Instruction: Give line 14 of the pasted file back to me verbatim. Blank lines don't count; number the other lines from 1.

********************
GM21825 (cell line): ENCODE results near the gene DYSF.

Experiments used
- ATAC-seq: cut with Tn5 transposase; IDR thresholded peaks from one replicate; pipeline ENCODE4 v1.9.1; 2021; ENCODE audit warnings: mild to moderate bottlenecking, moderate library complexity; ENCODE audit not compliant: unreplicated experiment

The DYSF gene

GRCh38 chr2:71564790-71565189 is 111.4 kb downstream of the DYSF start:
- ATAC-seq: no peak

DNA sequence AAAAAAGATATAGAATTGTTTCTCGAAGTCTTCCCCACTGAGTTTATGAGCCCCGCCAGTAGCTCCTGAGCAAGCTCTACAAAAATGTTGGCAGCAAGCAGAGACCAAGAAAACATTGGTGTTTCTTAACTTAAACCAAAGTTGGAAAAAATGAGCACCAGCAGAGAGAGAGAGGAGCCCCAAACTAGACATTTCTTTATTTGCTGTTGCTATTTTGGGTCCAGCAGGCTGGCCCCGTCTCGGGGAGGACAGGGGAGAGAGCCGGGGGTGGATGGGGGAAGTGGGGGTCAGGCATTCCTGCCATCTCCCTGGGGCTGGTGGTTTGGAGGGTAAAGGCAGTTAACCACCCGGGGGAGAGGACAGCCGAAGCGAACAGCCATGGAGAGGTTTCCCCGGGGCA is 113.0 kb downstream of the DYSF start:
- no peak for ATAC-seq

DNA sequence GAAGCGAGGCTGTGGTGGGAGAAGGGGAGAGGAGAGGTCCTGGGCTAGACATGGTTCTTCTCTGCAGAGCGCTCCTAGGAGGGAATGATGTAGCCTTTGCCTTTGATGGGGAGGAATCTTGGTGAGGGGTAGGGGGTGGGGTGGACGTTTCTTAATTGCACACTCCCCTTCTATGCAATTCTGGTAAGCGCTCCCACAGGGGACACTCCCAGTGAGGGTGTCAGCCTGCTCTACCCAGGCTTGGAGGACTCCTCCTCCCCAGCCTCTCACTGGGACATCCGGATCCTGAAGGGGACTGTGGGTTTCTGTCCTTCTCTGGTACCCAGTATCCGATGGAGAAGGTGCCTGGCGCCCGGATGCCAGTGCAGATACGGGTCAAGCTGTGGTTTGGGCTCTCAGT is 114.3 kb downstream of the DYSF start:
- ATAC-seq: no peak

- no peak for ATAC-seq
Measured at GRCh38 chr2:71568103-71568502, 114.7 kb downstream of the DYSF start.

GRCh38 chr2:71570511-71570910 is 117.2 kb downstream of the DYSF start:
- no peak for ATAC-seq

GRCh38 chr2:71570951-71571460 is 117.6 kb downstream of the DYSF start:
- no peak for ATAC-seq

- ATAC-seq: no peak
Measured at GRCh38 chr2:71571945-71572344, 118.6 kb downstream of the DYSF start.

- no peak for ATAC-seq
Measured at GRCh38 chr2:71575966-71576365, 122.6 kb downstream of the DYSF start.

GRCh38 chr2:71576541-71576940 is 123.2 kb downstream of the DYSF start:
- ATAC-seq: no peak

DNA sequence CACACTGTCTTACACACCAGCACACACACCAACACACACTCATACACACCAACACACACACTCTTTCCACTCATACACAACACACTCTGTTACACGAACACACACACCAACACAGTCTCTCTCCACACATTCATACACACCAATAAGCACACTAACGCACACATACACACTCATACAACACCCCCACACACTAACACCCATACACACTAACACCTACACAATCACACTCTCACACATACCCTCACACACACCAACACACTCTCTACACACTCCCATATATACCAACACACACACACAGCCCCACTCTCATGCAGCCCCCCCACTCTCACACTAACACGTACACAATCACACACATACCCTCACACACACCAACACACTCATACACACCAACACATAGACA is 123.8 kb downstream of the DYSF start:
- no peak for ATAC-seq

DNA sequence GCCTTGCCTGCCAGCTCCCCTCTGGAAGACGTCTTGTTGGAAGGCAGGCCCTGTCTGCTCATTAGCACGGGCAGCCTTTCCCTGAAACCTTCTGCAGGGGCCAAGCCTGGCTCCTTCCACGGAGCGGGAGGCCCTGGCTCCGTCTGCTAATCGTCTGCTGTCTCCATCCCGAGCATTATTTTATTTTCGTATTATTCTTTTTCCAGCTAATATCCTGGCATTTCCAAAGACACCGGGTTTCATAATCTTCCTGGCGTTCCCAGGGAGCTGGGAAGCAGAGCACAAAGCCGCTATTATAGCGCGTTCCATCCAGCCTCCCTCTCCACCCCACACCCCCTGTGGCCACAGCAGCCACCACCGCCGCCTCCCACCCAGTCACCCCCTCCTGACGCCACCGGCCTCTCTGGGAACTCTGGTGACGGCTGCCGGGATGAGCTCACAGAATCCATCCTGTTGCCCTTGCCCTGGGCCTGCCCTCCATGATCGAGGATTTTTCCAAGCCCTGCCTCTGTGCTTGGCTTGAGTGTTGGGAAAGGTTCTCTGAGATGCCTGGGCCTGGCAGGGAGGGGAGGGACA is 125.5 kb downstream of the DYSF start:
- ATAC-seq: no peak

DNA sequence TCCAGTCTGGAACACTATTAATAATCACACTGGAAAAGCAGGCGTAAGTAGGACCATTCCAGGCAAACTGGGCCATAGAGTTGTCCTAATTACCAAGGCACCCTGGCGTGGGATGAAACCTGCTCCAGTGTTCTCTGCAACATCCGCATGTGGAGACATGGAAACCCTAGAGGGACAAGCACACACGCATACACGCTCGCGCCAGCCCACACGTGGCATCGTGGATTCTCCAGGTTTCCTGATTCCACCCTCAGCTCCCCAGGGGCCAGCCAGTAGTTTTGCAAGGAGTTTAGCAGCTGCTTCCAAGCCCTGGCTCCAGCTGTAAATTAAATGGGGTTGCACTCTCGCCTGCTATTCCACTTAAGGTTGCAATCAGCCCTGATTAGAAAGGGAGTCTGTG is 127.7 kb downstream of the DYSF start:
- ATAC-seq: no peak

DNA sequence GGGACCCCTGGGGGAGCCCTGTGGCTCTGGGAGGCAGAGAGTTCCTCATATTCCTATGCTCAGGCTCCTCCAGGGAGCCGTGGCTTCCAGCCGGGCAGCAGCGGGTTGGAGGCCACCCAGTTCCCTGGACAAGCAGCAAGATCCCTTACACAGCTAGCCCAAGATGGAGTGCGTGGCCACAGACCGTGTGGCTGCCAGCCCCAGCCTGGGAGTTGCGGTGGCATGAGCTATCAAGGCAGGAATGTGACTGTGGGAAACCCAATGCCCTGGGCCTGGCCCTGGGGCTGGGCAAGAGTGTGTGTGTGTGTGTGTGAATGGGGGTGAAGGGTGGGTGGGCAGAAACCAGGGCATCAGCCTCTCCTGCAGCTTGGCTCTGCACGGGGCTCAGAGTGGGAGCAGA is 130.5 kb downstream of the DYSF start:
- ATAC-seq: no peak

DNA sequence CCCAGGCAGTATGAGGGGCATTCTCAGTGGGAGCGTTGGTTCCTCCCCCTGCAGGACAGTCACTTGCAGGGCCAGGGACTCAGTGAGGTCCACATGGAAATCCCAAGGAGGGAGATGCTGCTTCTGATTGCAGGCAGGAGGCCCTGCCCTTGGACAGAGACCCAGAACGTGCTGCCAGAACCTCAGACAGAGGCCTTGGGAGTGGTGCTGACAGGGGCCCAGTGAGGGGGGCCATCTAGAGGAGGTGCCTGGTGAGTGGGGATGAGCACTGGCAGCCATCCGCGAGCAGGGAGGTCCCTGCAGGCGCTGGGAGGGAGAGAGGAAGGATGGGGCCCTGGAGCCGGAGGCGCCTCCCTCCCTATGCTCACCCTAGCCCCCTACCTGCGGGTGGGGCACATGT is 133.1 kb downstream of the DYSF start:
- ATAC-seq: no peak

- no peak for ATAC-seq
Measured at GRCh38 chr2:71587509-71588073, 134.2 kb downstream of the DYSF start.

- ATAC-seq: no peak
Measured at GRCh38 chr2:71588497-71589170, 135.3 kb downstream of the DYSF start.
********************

- no peak for ATAC-seq